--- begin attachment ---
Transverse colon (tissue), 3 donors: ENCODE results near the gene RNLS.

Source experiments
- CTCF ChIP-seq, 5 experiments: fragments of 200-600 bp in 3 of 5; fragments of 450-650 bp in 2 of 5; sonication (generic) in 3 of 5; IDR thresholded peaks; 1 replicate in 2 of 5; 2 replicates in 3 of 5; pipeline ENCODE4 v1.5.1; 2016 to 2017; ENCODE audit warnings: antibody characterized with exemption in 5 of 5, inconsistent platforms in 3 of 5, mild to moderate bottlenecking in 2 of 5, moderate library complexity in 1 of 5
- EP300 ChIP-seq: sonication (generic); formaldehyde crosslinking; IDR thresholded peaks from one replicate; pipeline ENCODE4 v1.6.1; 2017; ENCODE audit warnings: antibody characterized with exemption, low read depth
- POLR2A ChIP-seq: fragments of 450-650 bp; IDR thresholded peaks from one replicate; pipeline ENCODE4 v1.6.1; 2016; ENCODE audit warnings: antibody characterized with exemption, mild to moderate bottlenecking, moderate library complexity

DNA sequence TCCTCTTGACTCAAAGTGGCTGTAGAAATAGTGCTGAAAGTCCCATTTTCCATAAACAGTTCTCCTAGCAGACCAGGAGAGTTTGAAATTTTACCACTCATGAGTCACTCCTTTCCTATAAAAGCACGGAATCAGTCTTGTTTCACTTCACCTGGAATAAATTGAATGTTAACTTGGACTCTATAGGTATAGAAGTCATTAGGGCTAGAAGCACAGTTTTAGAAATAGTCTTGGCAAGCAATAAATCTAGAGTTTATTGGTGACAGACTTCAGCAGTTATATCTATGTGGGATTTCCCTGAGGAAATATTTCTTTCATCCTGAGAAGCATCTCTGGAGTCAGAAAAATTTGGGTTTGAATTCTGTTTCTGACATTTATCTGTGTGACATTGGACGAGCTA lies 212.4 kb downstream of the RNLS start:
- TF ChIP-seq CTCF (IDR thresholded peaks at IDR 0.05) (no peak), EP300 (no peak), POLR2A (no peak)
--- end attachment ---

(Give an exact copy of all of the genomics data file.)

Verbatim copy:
Transverse colon (tissue), 3 donors: ENCODE results near the gene RNLS.

Source experiments
- CTCF ChIP-seq, 5 experiments: fragments of 200-600 bp in 3 of 5; fragments of 450-650 bp in 2 of 5; sonication (generic) in 3 of 5; IDR thresholded peaks; 1 replicate in 2 of 5; 2 replicates in 3 of 5; pipeline ENCODE4 v1.5.1; 2016 to 2017; ENCODE audit warnings: antibody characterized with exemption in 5 of 5, inconsistent platforms in 3 of 5, mild to moderate bottlenecking in 2 of 5, moderate library complexity in 1 of 5
- EP300 ChIP-seq: sonication (generic); formaldehyde crosslinking; IDR thresholded peaks from one replicate; pipeline ENCODE4 v1.6.1; 2017; ENCODE audit warnings: antibody characterized with exemption, low read depth
- POLR2A ChIP-seq: fragments of 450-650 bp; IDR thresholded peaks from one replicate; pipeline ENCODE4 v1.6.1; 2016; ENCODE audit warnings: antibody characterized with exemption, mild to moderate bottlenecking, moderate library complexity

DNA sequence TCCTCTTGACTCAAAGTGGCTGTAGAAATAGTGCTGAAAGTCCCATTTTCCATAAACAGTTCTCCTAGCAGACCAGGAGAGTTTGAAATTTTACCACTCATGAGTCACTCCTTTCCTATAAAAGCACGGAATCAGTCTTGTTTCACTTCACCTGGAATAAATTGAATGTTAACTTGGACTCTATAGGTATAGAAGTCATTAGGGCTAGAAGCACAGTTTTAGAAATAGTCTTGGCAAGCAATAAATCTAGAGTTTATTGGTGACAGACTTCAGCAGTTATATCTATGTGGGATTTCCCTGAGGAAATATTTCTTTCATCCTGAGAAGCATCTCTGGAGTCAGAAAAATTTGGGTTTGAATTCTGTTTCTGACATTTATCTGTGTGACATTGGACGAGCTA lies 212.4 kb downstream of the RNLS start:
- TF ChIP-seq CTCF (IDR thresholded peaks at IDR 0.05) (no peak), EP300 (no peak), POLR2A (no peak)